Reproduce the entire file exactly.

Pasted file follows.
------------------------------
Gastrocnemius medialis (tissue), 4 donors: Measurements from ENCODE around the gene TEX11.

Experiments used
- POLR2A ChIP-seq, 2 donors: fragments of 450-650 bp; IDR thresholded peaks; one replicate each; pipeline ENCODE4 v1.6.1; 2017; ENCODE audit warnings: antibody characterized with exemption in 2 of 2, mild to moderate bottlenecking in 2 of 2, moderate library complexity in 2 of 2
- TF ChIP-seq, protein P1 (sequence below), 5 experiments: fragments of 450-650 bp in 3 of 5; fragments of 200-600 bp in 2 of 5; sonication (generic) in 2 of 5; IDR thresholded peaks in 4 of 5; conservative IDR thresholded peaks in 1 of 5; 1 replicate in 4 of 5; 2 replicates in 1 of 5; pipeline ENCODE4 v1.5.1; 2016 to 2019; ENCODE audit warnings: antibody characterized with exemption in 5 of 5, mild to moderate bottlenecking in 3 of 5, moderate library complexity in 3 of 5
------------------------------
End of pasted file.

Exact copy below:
Gastrocnemius medialis (tissue), 4 donors: Measurements from ENCODE around the gene TEX11.

Experiments used
- POLR2A ChIP-seq, 2 donors: fragments of 450-650 bp; IDR thresholded peaks; one replicate each; pipeline ENCODE4 v1.6.1; 2017; ENCODE audit warnings: antibody characterized with exemption in 2 of 2, mild to moderate bottlenecking in 2 of 2, moderate library complexity in 2 of 2
- TF ChIP-seq, protein P1 (sequence below), 5 experiments: fragments of 450-650 bp in 3 of 5; fragments of 200-600 bp in 2 of 5; sonication (generic) in 2 of 5; IDR thresholded peaks in 4 of 5; conservative IDR thresholded peaks in 1 of 5; 1 replicate in 4 of 5; 2 replicates in 1 of 5; pipeline ENCODE4 v1.5.1; 2016 to 2019; ENCODE audit warnings: antibody characterized with exemption in 5 of 5, mild to moderate bottlenecking in 3 of 5, moderate library complexity in 3 of 5